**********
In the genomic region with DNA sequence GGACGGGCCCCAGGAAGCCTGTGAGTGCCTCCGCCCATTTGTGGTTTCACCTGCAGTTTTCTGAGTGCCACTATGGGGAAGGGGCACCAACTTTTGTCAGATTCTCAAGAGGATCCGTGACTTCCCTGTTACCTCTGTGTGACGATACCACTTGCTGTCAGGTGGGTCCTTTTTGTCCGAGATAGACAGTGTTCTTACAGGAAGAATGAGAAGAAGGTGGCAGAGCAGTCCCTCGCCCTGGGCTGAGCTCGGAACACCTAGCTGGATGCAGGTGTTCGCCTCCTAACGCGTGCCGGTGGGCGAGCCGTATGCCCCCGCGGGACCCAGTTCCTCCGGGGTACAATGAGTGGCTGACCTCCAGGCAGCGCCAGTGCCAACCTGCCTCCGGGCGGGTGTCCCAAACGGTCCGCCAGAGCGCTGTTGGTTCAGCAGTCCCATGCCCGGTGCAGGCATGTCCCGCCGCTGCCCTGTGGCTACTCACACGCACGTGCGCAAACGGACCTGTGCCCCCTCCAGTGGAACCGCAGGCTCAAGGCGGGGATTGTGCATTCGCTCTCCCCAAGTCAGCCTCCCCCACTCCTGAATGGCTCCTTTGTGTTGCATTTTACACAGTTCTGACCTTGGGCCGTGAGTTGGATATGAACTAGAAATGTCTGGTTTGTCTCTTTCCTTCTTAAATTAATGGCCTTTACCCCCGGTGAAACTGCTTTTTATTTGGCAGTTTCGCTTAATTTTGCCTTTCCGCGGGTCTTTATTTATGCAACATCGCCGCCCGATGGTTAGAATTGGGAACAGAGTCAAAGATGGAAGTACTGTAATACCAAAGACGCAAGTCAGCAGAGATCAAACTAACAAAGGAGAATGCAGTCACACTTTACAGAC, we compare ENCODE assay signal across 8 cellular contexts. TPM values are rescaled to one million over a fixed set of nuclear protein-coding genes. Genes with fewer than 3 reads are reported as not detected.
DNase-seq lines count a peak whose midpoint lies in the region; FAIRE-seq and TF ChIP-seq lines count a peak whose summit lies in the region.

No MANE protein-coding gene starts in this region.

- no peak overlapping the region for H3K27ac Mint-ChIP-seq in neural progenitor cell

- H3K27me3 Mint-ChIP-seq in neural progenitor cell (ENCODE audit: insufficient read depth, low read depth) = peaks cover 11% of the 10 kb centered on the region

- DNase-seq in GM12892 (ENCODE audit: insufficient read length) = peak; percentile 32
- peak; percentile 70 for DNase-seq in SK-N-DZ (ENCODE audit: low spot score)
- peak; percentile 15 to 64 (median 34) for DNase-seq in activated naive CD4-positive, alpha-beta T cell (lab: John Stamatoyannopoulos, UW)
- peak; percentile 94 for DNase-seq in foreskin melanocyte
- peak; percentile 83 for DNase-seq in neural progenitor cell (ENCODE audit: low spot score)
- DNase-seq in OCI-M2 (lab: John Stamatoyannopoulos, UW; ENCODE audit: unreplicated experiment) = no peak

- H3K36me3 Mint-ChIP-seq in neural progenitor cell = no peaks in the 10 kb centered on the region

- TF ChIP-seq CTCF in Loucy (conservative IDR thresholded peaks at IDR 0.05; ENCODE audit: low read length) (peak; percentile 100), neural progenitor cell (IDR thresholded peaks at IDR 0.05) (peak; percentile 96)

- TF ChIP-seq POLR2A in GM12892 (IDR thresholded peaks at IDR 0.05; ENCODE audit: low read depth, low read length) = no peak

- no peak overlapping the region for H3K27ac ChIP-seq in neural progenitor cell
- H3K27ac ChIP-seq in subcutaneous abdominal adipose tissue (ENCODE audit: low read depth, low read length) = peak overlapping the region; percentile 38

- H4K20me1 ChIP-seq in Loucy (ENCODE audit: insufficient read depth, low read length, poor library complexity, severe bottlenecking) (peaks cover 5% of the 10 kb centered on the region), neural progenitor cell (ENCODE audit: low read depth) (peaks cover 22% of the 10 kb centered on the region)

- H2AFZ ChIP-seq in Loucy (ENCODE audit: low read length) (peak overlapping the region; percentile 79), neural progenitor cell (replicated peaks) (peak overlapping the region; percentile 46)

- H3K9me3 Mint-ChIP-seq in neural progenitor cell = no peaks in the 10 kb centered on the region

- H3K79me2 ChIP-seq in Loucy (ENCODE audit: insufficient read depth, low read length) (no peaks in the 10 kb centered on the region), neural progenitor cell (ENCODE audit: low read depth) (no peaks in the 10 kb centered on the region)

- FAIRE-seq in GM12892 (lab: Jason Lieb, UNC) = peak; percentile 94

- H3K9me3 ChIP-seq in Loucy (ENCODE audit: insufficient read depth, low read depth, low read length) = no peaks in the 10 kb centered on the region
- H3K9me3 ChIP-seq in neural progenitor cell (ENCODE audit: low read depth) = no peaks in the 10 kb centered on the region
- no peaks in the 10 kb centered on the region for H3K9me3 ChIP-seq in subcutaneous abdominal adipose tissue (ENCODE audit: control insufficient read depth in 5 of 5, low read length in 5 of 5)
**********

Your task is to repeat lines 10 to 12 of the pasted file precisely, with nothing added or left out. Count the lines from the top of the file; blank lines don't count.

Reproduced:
- peak; percentile 83 for DNase-seq in neural progenitor cell (ENCODE audit: low spot score)
- DNase-seq in OCI-M2 (lab: John Stamatoyannopoulos, UW; ENCODE audit: unreplicated experiment) = no peak

- H3K36me3 Mint-ChIP-seq in neural progenitor cell = no peaks in the 10 kb centered on the region